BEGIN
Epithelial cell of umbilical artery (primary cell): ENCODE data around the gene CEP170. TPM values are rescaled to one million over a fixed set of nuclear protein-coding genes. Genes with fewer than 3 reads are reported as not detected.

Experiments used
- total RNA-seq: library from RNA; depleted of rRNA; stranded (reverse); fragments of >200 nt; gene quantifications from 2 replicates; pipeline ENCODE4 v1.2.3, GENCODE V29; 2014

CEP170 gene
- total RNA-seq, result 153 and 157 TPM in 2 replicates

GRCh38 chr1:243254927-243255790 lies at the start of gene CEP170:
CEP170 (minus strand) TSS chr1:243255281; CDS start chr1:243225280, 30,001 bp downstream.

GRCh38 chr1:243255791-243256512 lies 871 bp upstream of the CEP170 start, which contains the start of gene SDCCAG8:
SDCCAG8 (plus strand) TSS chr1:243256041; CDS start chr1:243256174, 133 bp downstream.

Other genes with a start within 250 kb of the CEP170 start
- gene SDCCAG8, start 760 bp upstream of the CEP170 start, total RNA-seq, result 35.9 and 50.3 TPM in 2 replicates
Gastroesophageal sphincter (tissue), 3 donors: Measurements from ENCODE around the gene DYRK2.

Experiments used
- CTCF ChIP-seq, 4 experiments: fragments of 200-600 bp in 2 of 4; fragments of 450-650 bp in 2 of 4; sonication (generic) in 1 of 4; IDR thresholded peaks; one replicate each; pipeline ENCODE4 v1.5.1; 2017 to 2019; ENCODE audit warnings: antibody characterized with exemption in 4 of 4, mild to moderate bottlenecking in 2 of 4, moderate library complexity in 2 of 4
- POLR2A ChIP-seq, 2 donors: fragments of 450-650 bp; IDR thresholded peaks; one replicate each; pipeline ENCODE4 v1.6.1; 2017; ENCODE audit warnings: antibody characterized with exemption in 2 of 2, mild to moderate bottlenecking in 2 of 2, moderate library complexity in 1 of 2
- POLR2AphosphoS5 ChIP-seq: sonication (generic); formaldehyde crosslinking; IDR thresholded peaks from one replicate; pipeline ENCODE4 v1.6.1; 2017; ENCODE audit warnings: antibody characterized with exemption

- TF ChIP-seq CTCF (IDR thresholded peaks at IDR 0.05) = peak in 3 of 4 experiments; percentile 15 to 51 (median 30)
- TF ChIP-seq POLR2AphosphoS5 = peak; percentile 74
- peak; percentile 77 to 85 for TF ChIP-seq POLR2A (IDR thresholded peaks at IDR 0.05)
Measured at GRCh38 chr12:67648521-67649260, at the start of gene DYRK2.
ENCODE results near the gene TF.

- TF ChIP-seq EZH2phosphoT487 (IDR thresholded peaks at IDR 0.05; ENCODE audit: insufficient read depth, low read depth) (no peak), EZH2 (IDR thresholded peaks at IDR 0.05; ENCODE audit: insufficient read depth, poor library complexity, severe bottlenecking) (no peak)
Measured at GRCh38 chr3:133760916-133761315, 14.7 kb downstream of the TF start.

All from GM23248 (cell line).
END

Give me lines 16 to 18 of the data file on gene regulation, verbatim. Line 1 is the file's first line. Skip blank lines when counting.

- POLR2AphosphoS5 ChIP-seq: sonication (generic); formaldehyde crosslinking; IDR thresholded peaks from one replicate; pipeline ENCODE4 v1.6.1; 2017; ENCODE audit warnings: antibody characterized with exemption

- TF ChIP-seq CTCF (IDR thresholded peaks at IDR 0.05) = peak in 3 of 4 experiments; percentile 15 to 51 (median 30)
- TF ChIP-seq POLR2AphosphoS5 = peak; percentile 74